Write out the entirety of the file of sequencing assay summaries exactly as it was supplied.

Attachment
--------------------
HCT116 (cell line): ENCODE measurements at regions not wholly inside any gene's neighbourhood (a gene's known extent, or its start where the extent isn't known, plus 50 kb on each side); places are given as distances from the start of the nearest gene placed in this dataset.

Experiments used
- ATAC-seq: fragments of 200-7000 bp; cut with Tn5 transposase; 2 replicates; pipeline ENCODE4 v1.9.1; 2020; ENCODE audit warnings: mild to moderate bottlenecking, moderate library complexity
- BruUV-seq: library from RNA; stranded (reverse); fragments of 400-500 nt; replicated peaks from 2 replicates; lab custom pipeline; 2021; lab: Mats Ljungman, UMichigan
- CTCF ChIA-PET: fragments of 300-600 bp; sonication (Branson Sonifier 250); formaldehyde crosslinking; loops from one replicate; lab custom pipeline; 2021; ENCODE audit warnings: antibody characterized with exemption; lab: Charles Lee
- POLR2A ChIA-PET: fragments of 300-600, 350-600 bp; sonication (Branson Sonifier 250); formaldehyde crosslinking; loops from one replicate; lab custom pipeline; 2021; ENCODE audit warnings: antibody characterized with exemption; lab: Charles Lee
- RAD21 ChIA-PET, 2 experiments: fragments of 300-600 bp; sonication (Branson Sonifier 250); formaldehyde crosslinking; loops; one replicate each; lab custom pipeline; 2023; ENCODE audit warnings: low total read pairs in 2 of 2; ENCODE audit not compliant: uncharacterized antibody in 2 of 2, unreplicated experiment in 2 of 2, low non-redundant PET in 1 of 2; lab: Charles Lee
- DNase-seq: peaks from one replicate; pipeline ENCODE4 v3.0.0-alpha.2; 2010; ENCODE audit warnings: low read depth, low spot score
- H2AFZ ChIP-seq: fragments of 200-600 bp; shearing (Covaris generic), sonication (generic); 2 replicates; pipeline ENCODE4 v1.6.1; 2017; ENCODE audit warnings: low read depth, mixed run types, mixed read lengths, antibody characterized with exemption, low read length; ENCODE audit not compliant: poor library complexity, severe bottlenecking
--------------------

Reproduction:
HCT116 (cell line): ENCODE measurements at regions not wholly inside any gene's neighbourhood (a gene's known extent, or its start where the extent isn't known, plus 50 kb on each side); places are given as distances from the start of the nearest gene placed in this dataset.

Experiments used
- ATAC-seq: fragments of 200-7000 bp; cut with Tn5 transposase; 2 replicates; pipeline ENCODE4 v1.9.1; 2020; ENCODE audit warnings: mild to moderate bottlenecking, moderate library complexity
- BruUV-seq: library from RNA; stranded (reverse); fragments of 400-500 nt; replicated peaks from 2 replicates; lab custom pipeline; 2021; lab: Mats Ljungman, UMichigan
- CTCF ChIA-PET: fragments of 300-600 bp; sonication (Branson Sonifier 250); formaldehyde crosslinking; loops from one replicate; lab custom pipeline; 2021; ENCODE audit warnings: antibody characterized with exemption; lab: Charles Lee
- POLR2A ChIA-PET: fragments of 300-600, 350-600 bp; sonication (Branson Sonifier 250); formaldehyde crosslinking; loops from one replicate; lab custom pipeline; 2021; ENCODE audit warnings: antibody characterized with exemption; lab: Charles Lee
- RAD21 ChIA-PET, 2 experiments: fragments of 300-600 bp; sonication (Branson Sonifier 250); formaldehyde crosslinking; loops; one replicate each; lab custom pipeline; 2023; ENCODE audit warnings: low total read pairs in 2 of 2; ENCODE audit not compliant: uncharacterized antibody in 2 of 2, unreplicated experiment in 2 of 2, low non-redundant PET in 1 of 2; lab: Charles Lee
- DNase-seq: peaks from one replicate; pipeline ENCODE4 v3.0.0-alpha.2; 2010; ENCODE audit warnings: low read depth, low spot score
- H2AFZ ChIP-seq: fragments of 200-600 bp; shearing (Covaris generic), sonication (generic); 2 replicates; pipeline ENCODE4 v1.6.1; 2017; ENCODE audit warnings: low read depth, mixed run types, mixed read lengths, antibody characterized with exemption, low read length; ENCODE audit not compliant: poor library complexity, severe bottlenecking